"How GlaxoSmithKline Suppressed Data on Paxil-Induced Akathisia: Implications for Suicidality and Violence", Ethical Human Psychology and Psychiatry, 8, 91-100, 2006.
Psychiatric drug-induced Chronic Brain Impairment (CBI): Implications for longterm treatment with psychiatric medication. International Journal of Risk & Safety in Medicine, 23: 193-200.
Peter R. Breggin, MD
Abstract: Understanding the hazards associated with long-term exposure to psychiatric drugs is very important but rarely emphasized in the scientific literature and clinical practice. Drawing on the scientific literature and clinical experience, the author describes the syndrome of Chronic Brain Impairment (CBM) which can be caused by any trauma to the brain including Traumatic Brain Injury (TBI), electroconvulsive therapy (ECT), and long-term exposure to psychiatric medications. Knowledge of the syndrome should enable clinicians to more easily identify long-term adverse effects caused by psychiatric drugs while enabling researchers to approach the problem with a more comprehensive understanding of the common elements of brain injury as they are manifested after long-term exposure to psychiatric medications. Treatment options are also discussed.
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"Drug Company Suppressed Data on Paroxetine-Induced Stimulation: Implications for Violence and Suicide", Ethical Human Psychology and Psychiatry, 8, 255-263, 2006.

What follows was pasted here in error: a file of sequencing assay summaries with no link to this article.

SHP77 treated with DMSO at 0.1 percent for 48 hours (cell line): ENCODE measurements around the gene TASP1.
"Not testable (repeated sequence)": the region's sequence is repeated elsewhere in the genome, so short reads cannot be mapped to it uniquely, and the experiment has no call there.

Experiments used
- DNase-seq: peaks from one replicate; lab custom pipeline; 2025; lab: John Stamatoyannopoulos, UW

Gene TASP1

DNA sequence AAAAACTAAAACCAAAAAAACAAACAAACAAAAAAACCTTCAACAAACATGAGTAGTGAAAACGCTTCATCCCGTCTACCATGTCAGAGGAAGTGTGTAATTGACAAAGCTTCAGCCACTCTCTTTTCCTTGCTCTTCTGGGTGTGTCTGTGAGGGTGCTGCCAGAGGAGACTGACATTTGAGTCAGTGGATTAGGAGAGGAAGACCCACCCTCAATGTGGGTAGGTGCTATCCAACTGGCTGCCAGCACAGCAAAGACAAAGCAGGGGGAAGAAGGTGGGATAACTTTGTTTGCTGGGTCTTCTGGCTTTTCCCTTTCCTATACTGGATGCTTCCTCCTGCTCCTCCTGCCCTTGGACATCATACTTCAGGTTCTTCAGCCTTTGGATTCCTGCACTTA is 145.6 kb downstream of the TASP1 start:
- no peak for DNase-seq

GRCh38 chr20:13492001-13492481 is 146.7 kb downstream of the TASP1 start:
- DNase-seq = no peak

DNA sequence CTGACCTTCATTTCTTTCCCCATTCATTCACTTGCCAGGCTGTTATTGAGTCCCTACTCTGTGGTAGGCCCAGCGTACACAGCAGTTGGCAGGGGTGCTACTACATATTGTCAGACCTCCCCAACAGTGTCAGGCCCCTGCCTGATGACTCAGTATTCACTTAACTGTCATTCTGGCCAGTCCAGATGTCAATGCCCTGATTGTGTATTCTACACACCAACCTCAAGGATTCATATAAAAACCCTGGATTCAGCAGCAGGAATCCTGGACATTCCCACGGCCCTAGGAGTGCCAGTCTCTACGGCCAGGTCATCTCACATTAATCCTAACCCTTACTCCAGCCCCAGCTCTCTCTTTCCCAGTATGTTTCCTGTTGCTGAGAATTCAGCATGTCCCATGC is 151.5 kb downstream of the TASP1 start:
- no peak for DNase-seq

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"Suicidality, Violence and Mania Caused by Selective Serotonin Reuptake Inhibitors (SSRIs): A Review and Analysis." International Journal of Risk and Safety in Medicine, 16: 31-49, 2003/2004. Originally published in Ethical Human Sciences and Services, 5:225-246.
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“TBI, PTSD, and psychiatric drugs. A perfect storm for causing abnormal mental states and aberrant behavior.” In Brock, H. and Else, R.C. (Eds). The Attorney’s Guide to Defending Veterans in Criminal Court. Minneapolis, MN: Veterans Defense Project. Chapter 10, pp. 251-264, 2014.
Peter R. Breggin, MD
Recent years have seen a marked increase in the prescription of psychiatric drugs to activity duty military personnel and to veterans. Until the Iraq and Afghanistan wars, soldiers were rarely if ever sent into combat while taking psychiatric drugs, but now it is commonplace, and may occur in 20% or considerably more of combat troops. Nearly all soldiers returning from combat with psychiatric diagnoses will be placed on multiple psychiatric drugs and maintained on them during treatment at the VA.